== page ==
According to Elizabethan society, the center of Olivia’s dilemma with her marriage was ensuring her wealth, not marrying a man she loved (Joseph 170). Social class increases division among individuals in society. This play “ is not the story of a Juliet's or an Orlando's love .., but of the very realistic struggles and intrigues over the betrothal of a rich Countess, whose selection of a mate determines the future” (170). Readers looking past these boundaries created by class and gender, can find striking similarities in emotions characters have for each other. The personal struggles the characters face in this play demonstrate the obstacles that individuals faced because of their gender or place in the social hierarchy.
An individual’s identity is determined by how others perceive them and how they perceive themselves. However, its seems as if society’s opinion of an individual has taken precedence over an individual's own judgement. This phenomena has a great effect on the decisions people make. When Olivia mistakenly marries Sebastian and ...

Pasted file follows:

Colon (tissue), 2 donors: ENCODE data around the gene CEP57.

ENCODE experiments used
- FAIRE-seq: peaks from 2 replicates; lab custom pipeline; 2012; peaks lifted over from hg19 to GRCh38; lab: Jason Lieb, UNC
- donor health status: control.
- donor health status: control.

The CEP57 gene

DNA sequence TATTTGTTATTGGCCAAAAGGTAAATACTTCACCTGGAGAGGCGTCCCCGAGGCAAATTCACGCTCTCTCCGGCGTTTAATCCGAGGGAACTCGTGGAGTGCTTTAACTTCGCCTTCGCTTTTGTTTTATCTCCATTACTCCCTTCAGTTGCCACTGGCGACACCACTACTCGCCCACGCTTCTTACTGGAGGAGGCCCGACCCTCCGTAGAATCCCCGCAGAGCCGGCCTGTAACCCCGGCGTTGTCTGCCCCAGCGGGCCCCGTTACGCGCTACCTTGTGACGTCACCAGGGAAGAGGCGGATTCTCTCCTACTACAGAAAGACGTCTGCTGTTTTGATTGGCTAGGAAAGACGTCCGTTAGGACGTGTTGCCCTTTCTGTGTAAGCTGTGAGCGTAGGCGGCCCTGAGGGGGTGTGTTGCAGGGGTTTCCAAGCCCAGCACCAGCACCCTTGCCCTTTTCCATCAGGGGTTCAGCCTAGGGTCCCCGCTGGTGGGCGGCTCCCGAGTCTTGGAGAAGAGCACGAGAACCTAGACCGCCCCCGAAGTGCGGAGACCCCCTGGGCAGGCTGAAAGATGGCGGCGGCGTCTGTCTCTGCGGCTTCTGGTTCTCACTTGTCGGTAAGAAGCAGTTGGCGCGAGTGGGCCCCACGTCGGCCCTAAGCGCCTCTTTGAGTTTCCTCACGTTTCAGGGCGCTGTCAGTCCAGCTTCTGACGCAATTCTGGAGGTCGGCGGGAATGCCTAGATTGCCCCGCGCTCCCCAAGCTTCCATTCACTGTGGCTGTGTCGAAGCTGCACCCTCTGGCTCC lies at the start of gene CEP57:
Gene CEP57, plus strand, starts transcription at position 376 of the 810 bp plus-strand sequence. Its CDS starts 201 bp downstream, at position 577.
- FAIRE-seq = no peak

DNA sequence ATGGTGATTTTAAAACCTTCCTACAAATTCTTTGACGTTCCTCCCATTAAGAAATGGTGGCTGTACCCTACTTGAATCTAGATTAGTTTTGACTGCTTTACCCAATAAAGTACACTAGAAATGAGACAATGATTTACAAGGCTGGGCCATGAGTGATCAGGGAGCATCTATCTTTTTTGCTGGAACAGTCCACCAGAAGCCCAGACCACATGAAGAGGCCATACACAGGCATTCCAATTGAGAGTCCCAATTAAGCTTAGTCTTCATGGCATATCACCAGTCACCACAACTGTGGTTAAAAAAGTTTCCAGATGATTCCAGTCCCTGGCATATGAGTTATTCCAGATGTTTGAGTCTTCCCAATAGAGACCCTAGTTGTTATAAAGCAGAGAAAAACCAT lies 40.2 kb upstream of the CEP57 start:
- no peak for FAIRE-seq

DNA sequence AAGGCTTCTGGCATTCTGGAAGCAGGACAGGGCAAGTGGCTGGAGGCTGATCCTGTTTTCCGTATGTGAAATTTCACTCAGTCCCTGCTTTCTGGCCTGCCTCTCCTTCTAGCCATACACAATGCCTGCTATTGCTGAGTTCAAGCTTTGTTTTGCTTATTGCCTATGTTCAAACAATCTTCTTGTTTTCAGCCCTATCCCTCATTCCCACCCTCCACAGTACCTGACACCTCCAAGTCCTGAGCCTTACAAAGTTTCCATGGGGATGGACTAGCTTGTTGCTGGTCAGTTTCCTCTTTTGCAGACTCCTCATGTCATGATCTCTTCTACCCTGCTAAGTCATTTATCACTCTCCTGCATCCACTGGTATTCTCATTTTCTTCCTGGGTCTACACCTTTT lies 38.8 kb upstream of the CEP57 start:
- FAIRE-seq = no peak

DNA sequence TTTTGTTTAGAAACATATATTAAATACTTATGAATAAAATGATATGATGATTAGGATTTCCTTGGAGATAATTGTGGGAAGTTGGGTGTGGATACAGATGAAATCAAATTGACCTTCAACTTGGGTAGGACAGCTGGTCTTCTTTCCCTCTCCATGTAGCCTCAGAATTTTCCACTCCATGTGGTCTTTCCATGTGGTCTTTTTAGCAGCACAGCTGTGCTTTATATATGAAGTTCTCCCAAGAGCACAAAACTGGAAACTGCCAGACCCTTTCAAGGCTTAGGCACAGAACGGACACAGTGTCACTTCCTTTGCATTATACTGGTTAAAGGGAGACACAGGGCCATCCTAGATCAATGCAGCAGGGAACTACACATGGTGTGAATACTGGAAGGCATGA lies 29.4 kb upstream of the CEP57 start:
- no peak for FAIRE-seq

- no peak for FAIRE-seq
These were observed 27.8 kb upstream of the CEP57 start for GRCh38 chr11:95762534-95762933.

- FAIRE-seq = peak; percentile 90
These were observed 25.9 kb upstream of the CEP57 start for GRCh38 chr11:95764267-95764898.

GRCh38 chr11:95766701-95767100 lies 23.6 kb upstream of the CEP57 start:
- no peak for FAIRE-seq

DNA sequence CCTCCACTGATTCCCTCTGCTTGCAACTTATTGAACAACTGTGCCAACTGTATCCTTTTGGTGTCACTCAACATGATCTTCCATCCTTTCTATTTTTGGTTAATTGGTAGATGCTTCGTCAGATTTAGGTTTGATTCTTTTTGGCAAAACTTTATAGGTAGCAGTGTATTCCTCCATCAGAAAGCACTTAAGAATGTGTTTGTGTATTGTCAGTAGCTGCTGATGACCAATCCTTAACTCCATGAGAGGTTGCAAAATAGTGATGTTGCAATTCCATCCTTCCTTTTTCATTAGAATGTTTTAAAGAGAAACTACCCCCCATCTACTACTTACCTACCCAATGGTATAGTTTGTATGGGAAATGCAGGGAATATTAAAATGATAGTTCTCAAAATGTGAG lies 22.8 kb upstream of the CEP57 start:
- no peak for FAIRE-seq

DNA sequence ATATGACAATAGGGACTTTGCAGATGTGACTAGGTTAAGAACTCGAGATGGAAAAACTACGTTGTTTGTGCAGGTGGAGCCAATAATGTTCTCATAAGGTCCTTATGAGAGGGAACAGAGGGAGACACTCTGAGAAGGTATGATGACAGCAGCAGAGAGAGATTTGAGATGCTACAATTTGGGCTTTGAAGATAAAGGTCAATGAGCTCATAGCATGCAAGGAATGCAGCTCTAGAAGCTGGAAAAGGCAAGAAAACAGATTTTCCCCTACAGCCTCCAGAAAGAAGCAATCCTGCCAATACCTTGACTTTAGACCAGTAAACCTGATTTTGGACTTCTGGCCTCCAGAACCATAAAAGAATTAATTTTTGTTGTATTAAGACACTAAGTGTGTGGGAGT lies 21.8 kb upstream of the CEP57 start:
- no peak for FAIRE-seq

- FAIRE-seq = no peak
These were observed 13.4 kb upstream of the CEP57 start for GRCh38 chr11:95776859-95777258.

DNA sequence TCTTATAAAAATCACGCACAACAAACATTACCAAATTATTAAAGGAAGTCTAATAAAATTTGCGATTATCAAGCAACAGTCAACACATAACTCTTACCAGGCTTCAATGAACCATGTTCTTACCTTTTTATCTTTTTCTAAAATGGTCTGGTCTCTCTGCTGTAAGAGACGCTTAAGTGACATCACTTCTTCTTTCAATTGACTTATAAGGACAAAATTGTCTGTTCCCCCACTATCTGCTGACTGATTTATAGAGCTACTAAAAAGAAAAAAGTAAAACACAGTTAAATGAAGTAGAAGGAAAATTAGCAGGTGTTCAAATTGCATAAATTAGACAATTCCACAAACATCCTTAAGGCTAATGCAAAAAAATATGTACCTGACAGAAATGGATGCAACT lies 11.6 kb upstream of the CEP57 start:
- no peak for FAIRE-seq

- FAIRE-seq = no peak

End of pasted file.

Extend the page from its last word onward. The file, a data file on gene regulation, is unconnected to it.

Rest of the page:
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...erning dunce-caps & diadems]." Essai 8.17 (2011): 43-53. Print.
Howard, Jean E. “Crossdressing, the Theatre, and Gender Struggle in Early Modern England.” Shakespeare Quarterly 39.4 (1988): 418-40. Print.
Joseph, Bertram. Rev. of The Twelfth Night of Shakespeare’s Audience, by John W. Draper. Review of English Studies 3.10 (1952): 170-71. Print.
Logan, Jenkins. “Twelfth Night: The Limits of Festivity.” Studies in English Literature, 1500-1900 22.2 (1982): 223-38. Print.
Schalkwyk, David. “Love and Service in Twelfth Night and the Sonnets.” Shakespeare Quarterly 56.1 (2005): 76-100. Print.
Slights, William W. E. “Maid and Man in ‘Twelfth Night.’” Journal of English and Germanic Philology 80.3 (1981): 327-48. Print.
Williams Jr., Porter. “Mistakes in Twelfth Night and Their Resolution: A Study in Some Relationships of Plot and Theme.” PMLA 76.3 (1961): 193-99. Print.
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